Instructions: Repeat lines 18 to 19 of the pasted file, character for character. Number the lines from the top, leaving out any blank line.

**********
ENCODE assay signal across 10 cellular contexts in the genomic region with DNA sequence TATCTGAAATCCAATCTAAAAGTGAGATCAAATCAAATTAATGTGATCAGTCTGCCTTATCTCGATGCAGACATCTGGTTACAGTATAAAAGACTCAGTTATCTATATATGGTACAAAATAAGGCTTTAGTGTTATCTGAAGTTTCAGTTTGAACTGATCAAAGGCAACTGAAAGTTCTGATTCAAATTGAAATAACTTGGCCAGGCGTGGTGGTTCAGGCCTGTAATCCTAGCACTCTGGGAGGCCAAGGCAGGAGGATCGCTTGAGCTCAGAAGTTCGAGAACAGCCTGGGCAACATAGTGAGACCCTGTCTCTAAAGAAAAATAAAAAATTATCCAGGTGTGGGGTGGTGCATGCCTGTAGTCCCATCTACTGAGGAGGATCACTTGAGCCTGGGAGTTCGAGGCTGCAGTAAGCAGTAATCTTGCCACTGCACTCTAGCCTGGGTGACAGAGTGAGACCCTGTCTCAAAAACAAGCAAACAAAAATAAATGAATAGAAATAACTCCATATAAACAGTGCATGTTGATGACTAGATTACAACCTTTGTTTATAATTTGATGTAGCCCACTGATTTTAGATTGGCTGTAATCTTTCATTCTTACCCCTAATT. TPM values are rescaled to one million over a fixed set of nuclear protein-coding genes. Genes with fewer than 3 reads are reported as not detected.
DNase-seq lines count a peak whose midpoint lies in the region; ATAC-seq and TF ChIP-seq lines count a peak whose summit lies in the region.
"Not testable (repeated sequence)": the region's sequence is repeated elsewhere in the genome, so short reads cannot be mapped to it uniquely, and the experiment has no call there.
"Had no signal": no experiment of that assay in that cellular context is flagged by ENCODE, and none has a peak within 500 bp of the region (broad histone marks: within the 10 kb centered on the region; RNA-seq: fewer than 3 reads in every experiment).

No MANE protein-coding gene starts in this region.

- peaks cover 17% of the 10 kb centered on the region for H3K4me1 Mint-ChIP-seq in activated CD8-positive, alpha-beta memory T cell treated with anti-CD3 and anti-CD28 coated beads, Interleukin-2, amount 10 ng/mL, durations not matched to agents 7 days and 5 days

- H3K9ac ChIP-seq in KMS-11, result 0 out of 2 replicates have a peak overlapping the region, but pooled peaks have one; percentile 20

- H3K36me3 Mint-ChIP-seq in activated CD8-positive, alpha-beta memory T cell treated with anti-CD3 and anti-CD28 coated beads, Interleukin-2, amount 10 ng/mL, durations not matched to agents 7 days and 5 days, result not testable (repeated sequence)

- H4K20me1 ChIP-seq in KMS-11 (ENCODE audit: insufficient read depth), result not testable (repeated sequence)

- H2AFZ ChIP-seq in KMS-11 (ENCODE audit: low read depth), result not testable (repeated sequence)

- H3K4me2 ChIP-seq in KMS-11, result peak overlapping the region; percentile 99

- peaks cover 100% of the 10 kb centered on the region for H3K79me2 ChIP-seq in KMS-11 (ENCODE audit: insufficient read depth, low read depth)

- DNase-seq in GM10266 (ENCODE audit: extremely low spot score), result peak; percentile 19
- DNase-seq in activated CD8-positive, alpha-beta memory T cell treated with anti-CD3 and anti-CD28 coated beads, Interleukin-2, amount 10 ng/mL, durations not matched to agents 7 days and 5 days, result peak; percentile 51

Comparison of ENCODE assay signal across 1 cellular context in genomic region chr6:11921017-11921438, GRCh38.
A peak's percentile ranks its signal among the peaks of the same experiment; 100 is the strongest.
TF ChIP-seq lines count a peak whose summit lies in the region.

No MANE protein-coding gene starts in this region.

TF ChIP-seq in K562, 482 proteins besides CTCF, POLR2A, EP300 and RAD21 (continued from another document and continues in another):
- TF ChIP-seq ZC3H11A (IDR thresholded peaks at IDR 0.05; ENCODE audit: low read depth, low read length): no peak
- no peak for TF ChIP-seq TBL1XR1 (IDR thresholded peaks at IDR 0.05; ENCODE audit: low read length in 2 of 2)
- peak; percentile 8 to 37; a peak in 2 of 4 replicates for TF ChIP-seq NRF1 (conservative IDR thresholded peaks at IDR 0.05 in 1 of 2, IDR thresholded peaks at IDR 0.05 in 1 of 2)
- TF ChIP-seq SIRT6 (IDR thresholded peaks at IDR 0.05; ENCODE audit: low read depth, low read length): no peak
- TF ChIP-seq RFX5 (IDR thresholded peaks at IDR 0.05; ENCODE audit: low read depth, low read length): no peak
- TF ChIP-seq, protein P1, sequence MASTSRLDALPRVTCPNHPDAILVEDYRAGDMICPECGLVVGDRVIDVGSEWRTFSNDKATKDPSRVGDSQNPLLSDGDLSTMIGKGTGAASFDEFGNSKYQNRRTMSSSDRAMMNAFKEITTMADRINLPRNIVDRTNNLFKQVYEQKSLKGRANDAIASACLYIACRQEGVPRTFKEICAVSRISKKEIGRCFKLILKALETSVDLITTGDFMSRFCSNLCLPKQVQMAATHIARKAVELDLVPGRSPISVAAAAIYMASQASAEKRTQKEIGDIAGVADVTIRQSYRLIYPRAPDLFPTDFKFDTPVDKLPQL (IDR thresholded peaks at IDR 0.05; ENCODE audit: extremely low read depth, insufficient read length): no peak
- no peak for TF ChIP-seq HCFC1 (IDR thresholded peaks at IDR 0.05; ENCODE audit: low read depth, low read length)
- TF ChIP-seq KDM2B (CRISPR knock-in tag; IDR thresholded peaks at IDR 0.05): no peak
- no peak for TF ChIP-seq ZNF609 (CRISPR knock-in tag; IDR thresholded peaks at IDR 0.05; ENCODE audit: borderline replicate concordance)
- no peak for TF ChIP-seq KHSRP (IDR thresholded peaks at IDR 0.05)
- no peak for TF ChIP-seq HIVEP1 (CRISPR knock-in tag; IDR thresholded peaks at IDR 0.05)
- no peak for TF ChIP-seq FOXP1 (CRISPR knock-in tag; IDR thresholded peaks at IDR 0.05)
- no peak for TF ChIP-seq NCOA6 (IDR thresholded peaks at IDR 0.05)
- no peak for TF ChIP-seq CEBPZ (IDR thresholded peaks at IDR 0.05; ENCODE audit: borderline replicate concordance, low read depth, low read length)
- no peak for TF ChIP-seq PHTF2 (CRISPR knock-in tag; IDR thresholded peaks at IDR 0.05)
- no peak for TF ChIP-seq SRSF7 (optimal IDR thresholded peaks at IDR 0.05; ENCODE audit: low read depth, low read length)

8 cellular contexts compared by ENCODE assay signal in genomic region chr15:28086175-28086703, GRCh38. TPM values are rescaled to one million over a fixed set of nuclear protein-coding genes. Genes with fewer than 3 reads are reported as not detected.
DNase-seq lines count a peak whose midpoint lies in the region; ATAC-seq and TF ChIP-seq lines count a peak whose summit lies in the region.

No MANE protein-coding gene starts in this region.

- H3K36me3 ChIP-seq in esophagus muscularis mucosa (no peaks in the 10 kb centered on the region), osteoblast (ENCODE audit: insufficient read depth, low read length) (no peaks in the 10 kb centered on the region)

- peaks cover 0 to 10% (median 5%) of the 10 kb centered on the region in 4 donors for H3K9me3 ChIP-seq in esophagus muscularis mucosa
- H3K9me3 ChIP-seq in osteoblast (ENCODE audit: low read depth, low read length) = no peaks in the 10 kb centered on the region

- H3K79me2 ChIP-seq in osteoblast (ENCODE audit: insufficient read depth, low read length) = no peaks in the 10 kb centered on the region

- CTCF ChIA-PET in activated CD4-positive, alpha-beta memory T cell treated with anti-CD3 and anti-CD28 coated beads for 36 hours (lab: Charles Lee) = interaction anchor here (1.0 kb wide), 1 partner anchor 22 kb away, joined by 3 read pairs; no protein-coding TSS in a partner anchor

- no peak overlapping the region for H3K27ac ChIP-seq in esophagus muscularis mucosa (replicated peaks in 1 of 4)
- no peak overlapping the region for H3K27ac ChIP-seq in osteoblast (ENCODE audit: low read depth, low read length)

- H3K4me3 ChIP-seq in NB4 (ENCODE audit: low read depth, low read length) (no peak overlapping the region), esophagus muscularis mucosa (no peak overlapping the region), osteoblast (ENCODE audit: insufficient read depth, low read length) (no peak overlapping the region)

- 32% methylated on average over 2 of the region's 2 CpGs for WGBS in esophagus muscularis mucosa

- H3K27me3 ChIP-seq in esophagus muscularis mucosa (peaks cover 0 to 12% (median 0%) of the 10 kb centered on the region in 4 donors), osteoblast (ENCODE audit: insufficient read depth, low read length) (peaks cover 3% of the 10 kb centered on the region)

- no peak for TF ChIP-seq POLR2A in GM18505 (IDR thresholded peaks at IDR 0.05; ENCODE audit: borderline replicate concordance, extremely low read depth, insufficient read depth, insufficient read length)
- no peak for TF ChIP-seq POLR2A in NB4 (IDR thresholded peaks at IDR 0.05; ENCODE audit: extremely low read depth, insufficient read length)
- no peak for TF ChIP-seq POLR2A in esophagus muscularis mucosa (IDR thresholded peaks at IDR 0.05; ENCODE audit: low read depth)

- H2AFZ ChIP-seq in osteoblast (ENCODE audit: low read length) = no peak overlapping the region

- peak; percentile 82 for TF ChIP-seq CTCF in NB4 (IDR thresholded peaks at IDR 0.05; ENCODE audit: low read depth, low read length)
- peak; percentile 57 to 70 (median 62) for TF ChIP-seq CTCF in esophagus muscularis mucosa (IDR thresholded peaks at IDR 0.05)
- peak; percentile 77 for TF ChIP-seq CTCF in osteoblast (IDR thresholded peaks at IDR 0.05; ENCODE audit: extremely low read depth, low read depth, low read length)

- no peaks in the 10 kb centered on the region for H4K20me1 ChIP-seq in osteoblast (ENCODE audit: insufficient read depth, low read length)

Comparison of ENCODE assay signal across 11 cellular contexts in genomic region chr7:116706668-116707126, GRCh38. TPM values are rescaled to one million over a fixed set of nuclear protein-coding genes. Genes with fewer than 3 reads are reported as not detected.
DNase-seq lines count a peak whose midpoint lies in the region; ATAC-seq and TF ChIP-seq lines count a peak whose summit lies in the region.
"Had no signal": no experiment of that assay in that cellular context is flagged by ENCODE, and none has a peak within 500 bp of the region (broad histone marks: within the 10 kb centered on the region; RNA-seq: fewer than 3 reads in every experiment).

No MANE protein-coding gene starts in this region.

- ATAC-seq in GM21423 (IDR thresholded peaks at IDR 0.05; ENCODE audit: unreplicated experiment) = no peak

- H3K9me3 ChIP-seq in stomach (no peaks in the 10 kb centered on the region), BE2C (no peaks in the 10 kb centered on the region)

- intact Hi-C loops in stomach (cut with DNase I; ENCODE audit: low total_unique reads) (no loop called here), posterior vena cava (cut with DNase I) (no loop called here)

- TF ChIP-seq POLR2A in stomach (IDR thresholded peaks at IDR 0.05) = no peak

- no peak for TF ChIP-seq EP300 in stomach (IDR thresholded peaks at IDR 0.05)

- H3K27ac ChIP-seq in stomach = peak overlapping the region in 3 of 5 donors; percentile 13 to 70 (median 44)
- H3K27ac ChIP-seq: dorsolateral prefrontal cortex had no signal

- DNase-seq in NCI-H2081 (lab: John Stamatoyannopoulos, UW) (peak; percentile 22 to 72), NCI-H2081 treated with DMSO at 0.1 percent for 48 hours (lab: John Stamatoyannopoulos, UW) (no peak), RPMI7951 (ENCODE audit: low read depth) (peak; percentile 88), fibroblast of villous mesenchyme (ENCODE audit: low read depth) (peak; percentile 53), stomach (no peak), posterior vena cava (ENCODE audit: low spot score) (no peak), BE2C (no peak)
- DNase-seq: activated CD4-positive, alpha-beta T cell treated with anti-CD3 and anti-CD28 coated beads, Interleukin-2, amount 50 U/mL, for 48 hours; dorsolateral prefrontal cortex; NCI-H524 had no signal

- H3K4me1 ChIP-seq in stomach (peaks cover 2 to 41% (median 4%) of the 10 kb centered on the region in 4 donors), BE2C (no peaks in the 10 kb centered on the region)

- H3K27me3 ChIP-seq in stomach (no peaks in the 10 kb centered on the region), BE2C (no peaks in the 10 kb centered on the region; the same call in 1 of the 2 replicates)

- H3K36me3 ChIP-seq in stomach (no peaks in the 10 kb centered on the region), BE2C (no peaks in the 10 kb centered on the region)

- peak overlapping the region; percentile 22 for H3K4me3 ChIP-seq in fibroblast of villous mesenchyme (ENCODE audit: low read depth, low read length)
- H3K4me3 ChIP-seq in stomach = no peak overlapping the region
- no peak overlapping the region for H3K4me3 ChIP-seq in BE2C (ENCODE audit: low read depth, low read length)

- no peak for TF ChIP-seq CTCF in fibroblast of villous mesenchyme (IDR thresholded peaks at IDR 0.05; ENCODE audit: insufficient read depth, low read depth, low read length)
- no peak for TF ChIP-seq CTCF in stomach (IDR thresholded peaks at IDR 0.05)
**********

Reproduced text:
No MANE protein-coding gene starts in this region.

TF ChIP-seq in K562, 482 proteins besides CTCF, POLR2A, EP300 and RAD21 (continued from another document and continues in another):